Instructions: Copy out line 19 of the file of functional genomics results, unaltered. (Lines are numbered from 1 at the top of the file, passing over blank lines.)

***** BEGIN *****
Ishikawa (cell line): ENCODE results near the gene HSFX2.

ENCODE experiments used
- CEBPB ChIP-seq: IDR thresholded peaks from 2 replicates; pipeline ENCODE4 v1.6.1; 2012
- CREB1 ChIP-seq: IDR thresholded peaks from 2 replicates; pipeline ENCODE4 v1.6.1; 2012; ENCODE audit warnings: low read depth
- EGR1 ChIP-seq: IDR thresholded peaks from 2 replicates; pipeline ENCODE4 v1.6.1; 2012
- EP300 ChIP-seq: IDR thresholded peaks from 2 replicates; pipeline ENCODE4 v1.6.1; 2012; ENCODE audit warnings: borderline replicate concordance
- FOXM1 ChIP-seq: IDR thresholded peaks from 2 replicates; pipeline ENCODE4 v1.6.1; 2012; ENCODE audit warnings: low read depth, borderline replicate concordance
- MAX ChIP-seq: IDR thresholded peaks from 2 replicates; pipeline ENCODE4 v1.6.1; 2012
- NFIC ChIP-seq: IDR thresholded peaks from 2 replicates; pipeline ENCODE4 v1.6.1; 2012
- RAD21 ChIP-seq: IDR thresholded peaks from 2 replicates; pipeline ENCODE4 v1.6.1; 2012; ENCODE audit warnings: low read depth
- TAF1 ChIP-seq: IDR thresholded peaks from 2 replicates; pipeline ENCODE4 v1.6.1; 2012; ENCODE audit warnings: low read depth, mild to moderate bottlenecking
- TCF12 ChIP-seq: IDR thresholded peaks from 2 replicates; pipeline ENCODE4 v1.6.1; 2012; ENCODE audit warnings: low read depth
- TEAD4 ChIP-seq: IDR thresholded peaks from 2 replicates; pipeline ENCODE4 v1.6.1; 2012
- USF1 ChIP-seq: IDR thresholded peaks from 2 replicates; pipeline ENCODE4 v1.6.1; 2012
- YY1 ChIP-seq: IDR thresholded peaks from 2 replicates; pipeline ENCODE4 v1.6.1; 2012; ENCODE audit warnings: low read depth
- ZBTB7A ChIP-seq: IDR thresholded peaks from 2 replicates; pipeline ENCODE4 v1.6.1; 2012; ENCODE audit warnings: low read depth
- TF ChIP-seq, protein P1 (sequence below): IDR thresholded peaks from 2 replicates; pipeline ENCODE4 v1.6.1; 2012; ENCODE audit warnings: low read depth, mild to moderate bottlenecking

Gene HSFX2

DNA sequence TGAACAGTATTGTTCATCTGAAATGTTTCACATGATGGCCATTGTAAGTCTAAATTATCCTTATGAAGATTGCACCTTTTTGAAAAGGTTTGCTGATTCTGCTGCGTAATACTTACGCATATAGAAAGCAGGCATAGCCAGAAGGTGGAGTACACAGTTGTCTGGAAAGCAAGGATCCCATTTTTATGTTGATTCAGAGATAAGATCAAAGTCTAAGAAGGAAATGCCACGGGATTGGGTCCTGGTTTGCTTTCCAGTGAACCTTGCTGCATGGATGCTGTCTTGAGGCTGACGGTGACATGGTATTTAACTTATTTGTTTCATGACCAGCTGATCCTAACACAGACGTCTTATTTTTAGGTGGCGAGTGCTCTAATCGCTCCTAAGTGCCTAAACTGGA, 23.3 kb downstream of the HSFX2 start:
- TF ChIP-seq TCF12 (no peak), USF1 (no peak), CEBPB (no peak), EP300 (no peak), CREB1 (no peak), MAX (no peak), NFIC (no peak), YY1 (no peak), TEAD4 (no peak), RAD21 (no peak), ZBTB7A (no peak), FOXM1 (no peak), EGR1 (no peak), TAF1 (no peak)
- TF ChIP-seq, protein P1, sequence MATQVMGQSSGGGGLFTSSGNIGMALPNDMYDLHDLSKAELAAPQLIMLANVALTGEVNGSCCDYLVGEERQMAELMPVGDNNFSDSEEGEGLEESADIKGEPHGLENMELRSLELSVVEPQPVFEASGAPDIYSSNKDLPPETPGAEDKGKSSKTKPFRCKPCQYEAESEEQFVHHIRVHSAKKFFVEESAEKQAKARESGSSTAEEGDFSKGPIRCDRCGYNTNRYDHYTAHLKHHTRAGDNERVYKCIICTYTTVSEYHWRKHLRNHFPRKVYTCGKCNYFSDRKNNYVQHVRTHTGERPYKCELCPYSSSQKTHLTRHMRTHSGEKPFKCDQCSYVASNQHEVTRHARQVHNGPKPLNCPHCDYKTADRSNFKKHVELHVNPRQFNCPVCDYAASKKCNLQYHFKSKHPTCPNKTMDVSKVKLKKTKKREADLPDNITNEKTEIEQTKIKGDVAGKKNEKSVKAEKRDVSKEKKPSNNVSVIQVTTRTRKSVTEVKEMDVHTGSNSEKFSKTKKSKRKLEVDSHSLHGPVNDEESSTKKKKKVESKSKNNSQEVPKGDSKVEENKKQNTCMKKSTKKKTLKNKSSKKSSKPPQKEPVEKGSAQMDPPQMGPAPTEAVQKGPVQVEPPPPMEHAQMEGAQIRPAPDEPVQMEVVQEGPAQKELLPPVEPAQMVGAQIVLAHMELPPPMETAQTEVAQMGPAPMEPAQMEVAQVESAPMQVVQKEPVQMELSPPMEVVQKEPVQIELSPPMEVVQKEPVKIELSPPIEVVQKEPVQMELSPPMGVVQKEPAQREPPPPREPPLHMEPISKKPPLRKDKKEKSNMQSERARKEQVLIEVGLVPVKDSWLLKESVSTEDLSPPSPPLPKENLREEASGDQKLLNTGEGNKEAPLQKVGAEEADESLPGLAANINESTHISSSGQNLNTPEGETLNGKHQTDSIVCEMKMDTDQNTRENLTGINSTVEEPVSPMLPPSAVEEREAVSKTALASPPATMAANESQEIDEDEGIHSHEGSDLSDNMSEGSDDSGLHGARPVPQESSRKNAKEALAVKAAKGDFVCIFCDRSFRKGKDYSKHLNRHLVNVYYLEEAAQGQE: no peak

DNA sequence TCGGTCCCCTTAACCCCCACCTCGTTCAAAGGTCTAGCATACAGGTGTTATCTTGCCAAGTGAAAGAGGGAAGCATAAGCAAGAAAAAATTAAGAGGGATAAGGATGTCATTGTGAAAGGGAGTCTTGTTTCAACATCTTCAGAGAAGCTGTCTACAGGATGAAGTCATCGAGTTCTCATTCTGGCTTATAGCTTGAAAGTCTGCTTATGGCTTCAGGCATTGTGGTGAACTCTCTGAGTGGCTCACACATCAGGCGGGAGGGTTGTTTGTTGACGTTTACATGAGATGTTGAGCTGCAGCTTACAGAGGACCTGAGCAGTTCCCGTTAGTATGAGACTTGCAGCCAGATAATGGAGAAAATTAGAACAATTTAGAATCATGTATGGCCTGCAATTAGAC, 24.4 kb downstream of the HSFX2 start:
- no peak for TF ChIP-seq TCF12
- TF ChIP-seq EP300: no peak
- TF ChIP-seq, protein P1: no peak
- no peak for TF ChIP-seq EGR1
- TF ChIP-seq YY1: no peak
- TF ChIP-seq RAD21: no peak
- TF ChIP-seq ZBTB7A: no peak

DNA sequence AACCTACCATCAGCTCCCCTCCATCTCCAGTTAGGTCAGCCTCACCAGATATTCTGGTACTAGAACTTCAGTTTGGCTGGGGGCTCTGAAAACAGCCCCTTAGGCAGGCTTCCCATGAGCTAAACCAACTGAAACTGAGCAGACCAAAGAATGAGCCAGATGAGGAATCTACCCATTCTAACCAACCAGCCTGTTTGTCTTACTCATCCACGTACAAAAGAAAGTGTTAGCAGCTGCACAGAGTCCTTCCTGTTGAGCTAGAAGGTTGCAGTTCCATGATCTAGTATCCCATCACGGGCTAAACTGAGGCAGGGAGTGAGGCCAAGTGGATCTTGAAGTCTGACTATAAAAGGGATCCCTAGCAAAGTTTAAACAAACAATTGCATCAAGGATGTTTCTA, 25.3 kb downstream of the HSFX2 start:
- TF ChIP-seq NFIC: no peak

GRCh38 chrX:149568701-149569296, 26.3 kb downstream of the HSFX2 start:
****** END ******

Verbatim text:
DNA sequence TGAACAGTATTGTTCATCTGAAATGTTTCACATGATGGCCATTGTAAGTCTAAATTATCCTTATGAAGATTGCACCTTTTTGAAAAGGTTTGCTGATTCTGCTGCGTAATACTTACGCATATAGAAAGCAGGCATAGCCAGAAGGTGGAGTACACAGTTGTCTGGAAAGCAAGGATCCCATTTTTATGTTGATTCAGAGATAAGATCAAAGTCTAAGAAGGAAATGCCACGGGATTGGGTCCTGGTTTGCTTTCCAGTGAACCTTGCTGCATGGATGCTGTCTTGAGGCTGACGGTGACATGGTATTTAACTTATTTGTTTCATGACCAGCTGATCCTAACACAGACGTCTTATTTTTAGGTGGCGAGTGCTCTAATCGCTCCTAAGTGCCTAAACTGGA, 23.3 kb downstream of the HSFX2 start: